Purpose: Given incomplete data reporting by race, we used data on COVID-19 cases and deaths in U.S. counties to describe racial disparities in COVID-19 disease and death and associated determinants.
Methods: Using publicly available data (accessed April 13, 2020), predictors of COVID-19 cases and deaths were compared between disproportionately (≥13%) black and all other (<13% black) counties. Rate ratios were calculated, and population attributable fractions were estimated using COVID-19 cases and deaths via zero-inflated negative binomial regression model. National maps with county-level data and an interactive scatterplot of COVID-19 cases were generated.
Results: Nearly 90% of disproportionately black counties (656/677) reported a case and 49% (330/677) reported a death versus 81% (1987/2465) and 28% (684/2465), respectively, for all other counties. Counties with higher proportions of black people have higher prevalence of comorbidities and greater air pollution. Counties with higher proportions of black residents had more COVID-19 diagnoses (Rate Ratio (RR): 1.24, 95% confidence interval: 1.17-1.33) and deaths (RR: 1.18, 95% confidence interval: 1.00-1.40), after adjusting for county-level characteristics such as age, poverty, comorbidities, and epidemic duration. COVID-19 deaths were higher in disproportionally black rural and small metro counties. The population attributable fraction of COVID-19 diagnosis due to lack of health insurance was 3.3% for counties with less than 13% black residents and 4.2% for counties with greater than or equal to 13% black residents.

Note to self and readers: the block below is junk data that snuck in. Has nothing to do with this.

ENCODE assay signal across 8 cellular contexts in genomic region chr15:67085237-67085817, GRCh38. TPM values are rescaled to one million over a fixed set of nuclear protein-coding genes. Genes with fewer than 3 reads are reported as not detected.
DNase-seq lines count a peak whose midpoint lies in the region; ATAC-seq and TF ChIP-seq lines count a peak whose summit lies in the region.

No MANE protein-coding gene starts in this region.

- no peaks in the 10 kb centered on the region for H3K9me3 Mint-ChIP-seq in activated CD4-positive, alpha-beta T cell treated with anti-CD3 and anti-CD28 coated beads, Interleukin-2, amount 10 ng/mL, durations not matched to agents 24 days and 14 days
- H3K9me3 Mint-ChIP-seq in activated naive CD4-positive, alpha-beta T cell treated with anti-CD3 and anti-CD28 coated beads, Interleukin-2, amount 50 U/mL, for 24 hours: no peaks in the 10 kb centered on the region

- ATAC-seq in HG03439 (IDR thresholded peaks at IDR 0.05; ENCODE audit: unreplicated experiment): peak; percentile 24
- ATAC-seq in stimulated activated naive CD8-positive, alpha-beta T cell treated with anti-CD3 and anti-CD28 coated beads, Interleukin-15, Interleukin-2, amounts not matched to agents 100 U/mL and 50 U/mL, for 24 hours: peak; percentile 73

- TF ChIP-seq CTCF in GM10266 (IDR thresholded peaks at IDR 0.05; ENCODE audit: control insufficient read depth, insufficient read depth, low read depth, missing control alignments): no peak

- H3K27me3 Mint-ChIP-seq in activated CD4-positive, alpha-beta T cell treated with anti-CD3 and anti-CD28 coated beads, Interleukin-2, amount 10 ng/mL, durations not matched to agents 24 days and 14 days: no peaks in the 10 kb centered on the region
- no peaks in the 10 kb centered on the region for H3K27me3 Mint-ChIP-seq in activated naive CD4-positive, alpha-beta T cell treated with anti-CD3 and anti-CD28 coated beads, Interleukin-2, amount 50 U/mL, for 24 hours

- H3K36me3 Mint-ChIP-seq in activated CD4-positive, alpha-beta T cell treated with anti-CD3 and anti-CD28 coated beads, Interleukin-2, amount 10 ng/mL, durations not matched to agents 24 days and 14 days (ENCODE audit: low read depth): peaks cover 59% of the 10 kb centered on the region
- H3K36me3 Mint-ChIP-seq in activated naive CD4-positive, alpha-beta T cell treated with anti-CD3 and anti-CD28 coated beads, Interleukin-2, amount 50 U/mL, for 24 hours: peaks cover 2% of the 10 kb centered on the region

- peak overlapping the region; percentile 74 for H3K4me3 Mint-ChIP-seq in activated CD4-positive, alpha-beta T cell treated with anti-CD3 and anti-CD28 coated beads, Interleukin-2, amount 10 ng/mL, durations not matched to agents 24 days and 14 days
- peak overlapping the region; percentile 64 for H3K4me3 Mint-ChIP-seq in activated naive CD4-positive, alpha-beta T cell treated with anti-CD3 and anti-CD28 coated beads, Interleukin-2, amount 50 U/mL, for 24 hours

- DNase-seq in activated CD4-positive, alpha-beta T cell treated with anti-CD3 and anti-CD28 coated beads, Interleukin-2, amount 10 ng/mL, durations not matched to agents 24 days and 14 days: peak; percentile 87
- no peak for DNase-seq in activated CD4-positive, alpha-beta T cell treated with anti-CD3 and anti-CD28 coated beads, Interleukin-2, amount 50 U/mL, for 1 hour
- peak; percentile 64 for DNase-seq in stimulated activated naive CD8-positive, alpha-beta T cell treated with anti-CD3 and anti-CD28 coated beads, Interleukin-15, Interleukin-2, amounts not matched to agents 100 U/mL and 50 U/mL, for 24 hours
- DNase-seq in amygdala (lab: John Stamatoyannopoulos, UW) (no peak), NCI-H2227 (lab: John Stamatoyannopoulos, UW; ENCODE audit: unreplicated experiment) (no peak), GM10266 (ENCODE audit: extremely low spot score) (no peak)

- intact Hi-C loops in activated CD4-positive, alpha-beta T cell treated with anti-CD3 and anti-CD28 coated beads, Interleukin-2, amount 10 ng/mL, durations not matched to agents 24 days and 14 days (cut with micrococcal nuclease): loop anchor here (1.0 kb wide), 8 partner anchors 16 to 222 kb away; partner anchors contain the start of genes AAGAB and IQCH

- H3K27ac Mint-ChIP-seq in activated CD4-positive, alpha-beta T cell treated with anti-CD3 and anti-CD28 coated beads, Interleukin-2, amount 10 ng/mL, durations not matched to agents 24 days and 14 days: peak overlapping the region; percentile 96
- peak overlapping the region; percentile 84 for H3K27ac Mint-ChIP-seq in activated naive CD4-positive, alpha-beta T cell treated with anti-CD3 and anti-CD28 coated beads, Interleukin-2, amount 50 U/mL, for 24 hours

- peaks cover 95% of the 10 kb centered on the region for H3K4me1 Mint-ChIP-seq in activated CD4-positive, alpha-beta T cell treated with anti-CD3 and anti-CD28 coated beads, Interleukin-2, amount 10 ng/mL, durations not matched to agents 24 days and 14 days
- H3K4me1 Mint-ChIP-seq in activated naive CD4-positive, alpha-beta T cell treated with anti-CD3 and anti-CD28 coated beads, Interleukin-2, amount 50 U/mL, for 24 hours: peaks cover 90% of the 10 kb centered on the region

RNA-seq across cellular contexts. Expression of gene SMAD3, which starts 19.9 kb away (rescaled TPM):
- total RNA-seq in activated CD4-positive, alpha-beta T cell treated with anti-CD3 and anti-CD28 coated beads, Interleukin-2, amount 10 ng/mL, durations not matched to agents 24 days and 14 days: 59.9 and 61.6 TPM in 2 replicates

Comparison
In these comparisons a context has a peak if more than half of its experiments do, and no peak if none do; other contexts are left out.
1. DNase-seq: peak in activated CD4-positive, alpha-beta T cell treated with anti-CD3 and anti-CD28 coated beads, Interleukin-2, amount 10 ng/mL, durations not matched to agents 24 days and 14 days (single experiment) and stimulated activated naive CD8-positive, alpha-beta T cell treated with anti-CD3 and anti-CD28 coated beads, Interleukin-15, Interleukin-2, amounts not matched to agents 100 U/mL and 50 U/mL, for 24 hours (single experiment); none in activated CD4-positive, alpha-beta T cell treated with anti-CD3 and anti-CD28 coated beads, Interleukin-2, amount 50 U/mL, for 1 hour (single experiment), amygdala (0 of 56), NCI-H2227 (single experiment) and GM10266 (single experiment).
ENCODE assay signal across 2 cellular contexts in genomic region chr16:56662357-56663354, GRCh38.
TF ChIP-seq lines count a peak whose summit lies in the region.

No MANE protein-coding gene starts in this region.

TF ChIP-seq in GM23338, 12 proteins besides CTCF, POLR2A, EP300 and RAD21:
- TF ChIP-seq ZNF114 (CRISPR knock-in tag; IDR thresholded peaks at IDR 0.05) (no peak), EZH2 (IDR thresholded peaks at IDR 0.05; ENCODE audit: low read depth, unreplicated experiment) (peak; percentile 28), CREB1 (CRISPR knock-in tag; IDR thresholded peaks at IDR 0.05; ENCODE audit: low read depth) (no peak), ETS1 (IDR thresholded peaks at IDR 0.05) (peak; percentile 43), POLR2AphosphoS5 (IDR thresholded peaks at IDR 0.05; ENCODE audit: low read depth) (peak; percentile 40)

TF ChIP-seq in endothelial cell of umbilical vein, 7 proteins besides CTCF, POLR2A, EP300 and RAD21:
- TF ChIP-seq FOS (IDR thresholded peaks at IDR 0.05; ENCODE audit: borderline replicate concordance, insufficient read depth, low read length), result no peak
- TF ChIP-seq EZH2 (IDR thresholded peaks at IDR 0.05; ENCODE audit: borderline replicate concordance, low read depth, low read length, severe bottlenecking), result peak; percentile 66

Conclusions: Nearly 20% of U.S. counties are disproportionately black, and they accounted for 52% of COVID-19 diagnoses and 58% of COVID-19 deaths nationally. County-level comparisons can both inform COVID-19 responses and identify epidemic hot spots. Social conditions, structural racism, and other factors elevate risk for COVID-19 diagnoses and deaths in black communities.
Keywords: African-American; Black; COVID-19; Disparity; Race.
© 2020 The Author(s).